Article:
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How DNA testing can help parents bring their child to the U.S

On Behalf of | Jun 20, 2023 | Immigration

Even after you’ve gotten your U.S. citizenship, bringing family from your home country or another country to join you in the U.S. and get a green card is rarely without complications. If you don’t have a “traditional” family, it can be even more complicated.  

Typically, if you have parents, a spouse, child or sibling, there’s plenty of documentation of your relationship. However, what if there isn’t any such documentation? This most commonly happens for men who have a child with a woman they weren’t married to if they’re not listed as the father on the birth certificate. 

If you helped raise the child, there may be other documentation showing your relationship, in addition to numerous photos, but what if you didn’t have a close relationship with this child.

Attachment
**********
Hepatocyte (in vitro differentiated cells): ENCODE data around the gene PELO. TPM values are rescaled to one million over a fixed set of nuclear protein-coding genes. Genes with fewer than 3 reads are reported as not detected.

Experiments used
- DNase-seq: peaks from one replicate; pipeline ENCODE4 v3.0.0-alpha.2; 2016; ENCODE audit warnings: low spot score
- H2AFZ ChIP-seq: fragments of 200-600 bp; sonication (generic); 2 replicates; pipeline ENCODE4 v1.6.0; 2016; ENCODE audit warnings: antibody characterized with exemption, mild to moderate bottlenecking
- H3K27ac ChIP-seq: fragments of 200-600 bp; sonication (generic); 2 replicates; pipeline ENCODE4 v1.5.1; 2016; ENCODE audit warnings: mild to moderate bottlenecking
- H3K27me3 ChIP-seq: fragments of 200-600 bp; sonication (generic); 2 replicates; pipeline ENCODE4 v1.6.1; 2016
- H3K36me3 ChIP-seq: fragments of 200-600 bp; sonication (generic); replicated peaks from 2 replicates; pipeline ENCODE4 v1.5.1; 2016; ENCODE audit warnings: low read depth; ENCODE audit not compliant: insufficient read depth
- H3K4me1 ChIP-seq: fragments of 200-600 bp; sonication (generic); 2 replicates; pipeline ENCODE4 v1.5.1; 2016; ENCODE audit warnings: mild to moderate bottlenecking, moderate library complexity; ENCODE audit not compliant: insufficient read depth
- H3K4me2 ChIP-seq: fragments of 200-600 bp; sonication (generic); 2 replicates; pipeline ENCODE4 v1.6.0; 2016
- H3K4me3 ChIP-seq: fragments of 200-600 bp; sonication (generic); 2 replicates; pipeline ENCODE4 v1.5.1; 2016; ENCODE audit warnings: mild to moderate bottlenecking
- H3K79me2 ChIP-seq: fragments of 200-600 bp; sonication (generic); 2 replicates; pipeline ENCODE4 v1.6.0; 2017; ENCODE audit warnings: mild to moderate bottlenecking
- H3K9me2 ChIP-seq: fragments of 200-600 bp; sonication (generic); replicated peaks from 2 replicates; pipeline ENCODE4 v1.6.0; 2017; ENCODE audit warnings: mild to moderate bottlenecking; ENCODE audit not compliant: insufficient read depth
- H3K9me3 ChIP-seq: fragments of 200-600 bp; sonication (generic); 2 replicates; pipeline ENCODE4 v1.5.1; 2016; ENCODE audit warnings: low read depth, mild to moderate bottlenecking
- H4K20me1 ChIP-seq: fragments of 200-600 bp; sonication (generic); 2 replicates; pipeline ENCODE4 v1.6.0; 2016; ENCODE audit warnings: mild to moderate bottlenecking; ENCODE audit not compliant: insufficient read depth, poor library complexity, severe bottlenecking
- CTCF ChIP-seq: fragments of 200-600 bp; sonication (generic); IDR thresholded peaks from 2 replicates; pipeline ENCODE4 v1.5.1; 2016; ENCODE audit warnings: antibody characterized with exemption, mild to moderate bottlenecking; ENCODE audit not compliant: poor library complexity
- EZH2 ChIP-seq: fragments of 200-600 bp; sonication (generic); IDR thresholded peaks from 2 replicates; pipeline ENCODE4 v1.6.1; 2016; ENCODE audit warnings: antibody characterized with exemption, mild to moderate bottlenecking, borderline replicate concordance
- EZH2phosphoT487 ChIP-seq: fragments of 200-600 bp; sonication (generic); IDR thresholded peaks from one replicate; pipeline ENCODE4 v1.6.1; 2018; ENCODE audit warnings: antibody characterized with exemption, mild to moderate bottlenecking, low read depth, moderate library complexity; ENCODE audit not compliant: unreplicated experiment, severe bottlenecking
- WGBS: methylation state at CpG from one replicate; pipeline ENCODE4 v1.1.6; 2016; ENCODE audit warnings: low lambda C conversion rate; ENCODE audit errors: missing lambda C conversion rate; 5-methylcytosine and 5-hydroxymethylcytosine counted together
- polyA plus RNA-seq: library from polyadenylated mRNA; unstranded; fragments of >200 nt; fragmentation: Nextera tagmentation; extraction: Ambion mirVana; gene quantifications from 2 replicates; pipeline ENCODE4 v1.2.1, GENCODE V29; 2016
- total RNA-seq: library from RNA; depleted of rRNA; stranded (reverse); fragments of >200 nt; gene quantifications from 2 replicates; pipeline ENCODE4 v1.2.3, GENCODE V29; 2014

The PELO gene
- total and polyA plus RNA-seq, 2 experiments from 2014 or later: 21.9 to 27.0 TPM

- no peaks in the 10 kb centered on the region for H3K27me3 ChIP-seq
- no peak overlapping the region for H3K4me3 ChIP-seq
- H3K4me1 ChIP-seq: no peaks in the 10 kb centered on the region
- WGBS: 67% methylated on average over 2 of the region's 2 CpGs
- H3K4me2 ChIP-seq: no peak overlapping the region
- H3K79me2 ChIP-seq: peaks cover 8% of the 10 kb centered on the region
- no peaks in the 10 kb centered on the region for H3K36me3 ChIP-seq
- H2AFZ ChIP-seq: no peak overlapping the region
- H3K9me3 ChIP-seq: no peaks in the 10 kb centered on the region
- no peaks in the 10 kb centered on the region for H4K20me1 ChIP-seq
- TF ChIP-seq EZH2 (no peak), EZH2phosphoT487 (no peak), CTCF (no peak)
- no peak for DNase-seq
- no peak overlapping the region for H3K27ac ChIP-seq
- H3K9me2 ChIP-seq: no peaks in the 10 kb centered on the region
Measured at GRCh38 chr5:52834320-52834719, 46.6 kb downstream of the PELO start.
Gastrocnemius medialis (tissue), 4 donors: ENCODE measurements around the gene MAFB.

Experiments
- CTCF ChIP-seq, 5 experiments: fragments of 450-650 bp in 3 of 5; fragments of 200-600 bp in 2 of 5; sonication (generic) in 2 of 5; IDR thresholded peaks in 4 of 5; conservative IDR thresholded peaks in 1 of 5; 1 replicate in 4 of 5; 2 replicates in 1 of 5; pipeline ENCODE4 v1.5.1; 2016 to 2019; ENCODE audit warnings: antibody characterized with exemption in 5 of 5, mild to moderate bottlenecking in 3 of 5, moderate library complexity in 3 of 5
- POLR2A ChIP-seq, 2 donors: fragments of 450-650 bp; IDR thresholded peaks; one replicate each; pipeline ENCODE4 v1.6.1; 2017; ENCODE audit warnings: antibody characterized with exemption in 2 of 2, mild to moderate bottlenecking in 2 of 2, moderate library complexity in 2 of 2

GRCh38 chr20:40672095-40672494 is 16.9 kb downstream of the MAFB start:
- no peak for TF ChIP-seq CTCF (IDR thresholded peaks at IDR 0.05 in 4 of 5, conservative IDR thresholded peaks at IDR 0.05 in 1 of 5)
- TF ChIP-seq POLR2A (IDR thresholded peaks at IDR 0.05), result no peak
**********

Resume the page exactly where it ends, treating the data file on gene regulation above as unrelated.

Maybe you moved to the U.S. when they were very young to carve out a better life for yourself and your family? Now you want that child to get the benefit of that life.  

What is involved in DNA testing to prove a familial relationship? 

Fortunately, U.S. Citizenship and Immigration Services (USCIS) recognizes clear DNA results as evidence of that relationship. That means that you and your child will need to take a DNA test.

This simply involves going to a designated location and having the inside of your cheek swabbed. However, there is a fee for the testing. The U.S. recognizes 99.5% certainty of a close familial relationship, which is considered the industry standard. 

Before you take this step, it’s a good idea to determine what evidence you have that you are your child’s parent. You may have enough evidence to bring them to the U.S. and get them a green card without DNA confirmation. It’s wise to have legal guidance throughout the process.